Once enemies during the Irish War of Independence, artists Danny Devenny and Mark Ervine, sat together on March 30 in the Cape Code Lounge at the University of Massachusetts. In front of a crowded room, the two discussed how they began collaborating with mural painting and the peace process in Ireland about four years ago.
Despite the torrential rain, UMass graduate and undergraduate students, faculty, staff and the Amherst community members came to learn about Devenny, a former prisoner from the Irish Republican Army and Ervine, whose father was a Progressive Unionist Party leader and Ulster Volunteer Force member.
The artists talked about their pasts, dealing with the prolonged conflicts in Ireland. In a presentation titled, “Contested Geographies/Shared Future: Mural Making in Belfast, 1972-2010,” part of the “Art of Conflict Transformation Event Series,” the artists talked about growing up during the war and showed a slideshow of murals from the past 100 years, including many they have painted themselves.
Devenny has painted over 1,500 murals himself, as well as about 10 in collaboration with Ervine who has also been painting murals since he was a young boy. Though these artists grew up roughly 200 feet from each other, they were raised in opposing communities and therefore met just four years ago. Shortly after meeting, the two artists decided to work together painting murals.
There are about 2,000 murals in Northern Ireland, as they were used as a way to express peoples’ beliefs and causes of conflict in the war, according to Leah Wing, professor of legal studies and one of the coordinators of the event. Large images painted on the sides of buildings and houses would depict soldiers in battle, exclaim war slogans and political phrases while also honoring those who had died.
“They were used to explain our cause, that’s where the murals originated from,” said Devenny in a thick Irish accent.
Devenny and Ervine, who both painted murals during the war, are now using their art to promote peace and healing in a country that has only recently come out of conflict. The Good Friday Agreement, creating an equal and democratic Ireland, was signed in 1998, and is just recently being implemented.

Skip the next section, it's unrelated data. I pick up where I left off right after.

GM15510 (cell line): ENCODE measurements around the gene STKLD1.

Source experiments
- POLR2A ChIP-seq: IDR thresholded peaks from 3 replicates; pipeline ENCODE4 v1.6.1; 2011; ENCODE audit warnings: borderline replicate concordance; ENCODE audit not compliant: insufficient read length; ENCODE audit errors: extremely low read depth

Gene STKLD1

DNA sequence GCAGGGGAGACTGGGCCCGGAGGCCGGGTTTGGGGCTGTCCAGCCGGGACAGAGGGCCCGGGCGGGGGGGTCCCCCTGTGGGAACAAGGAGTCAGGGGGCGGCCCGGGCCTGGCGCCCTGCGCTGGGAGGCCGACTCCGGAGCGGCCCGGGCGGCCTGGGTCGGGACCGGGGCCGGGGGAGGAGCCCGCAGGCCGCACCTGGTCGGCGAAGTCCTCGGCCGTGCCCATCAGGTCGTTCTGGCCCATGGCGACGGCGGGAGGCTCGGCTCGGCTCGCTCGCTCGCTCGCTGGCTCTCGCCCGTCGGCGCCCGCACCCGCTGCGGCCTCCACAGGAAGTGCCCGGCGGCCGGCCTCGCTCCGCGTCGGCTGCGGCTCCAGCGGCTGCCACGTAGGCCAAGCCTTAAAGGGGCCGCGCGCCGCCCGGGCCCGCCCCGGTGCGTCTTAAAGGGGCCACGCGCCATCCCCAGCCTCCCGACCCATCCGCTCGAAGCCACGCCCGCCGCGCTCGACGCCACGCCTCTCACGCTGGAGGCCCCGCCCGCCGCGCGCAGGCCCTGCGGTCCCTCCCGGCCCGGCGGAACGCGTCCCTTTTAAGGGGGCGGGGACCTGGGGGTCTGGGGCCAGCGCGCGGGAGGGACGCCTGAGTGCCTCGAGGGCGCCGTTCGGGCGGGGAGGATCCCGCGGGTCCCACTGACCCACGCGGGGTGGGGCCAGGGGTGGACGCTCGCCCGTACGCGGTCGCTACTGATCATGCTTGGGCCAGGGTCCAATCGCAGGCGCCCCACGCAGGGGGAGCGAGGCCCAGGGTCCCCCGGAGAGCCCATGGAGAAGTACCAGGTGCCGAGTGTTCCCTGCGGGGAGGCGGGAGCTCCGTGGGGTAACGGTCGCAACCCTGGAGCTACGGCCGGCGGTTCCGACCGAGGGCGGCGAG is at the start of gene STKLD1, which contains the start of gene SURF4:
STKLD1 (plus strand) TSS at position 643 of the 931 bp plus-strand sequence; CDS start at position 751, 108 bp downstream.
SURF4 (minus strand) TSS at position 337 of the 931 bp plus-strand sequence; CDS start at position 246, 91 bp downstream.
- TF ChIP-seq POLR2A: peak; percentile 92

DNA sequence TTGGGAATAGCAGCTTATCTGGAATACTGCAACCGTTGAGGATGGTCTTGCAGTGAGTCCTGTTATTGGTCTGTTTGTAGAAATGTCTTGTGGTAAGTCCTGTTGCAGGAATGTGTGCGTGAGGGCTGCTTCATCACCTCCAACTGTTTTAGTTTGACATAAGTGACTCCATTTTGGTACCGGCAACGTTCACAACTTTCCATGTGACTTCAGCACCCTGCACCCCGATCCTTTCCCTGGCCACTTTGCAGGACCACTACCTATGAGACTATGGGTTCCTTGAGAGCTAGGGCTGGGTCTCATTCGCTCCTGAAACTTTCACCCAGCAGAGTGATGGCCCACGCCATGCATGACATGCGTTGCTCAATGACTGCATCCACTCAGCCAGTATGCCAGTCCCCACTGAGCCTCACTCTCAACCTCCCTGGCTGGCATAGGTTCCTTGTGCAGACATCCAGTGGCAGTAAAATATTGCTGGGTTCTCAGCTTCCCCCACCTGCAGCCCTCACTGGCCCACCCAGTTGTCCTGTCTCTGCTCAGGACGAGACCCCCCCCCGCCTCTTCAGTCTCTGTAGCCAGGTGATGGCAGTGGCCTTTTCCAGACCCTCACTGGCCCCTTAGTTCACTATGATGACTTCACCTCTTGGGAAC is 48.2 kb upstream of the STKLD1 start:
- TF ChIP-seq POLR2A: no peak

Devenny, a republican, and Ervine, a loyalist, hoped that by coming together to paint, they would show that other people from rival communities could also come together and create a peaceful future. Devenny and Ervine wanted to help the process of peace and resolution and some murals they have painted together portray this goal. A mural that they painted for the UMass Legal Studies department depicts Ireland’s war conflict in blue, while the foreground of the picture shows Devenny’s grandchildren and Ervine’s children in vibrant colors, holding banners that promote moving ahead of the conflict and making peace with each other.
A small caption in the corner of the mural reads, “painting from the same palette,” emphasizing their hope to “build a shared future of a shared community.”
The artists said they were not hesitant about deciding to work together and that they have been thanked by both of their communities for their murals and their efforts to bring the communities together peaceably.
“If there was a risk, we were both willing to take it,” said Ervine. “The message is far more important than the risk.”
The government is currently spending money on removing murals from the war, such as ones that show hooded gunmen. Devenny and Ervine said they were not upset about the removal of the images, as it is a part of moving away from the violence.
“As a community moves forward the murals will depict different things,” said Ervine.
Devenny and Ervine’s trip to UMass took three years to plan and was rescheduled five different times between last March and now, according to Wing, who said she had met Devenny years ago when she was in Ireland and became inspired by the murals.
It took a year to get Devenny a Visa to visit America because he is considered a terrorist since he was once a member of the I.R.A. but with the help of Congressman Richard Neal, their long planned trip was finally feasible.
“Congressman Neal was instrumental in forward thinking and making it possible for us to learn about the peace process from these two gentlemen,” said Wing.
Devenny and Ervine are now collaborating on another mural, which is taking place at UMass in the Campus Center Reading Room. The artists began painting on Saturday, March 27 and are hoping to be finished by Friday, April 2.
The mural was designed to reflect the ideas of UMass students who submitted their thoughts on a blog and through public Skype meetings with the artists over the course of the past year. The main theme of the mural, according to the artists, is to represent diversity and the students of UMass.
About 50 to 70 students and faculty have been stopping by to help paint each day since the artists began.
The mural will be unveiled by Congressman Neal on Monday, April 5 in the Campus Center Auditorium from 5 p.m. to 7 p.m.
Anna Meiler can be reached firstname.lastname@example.org.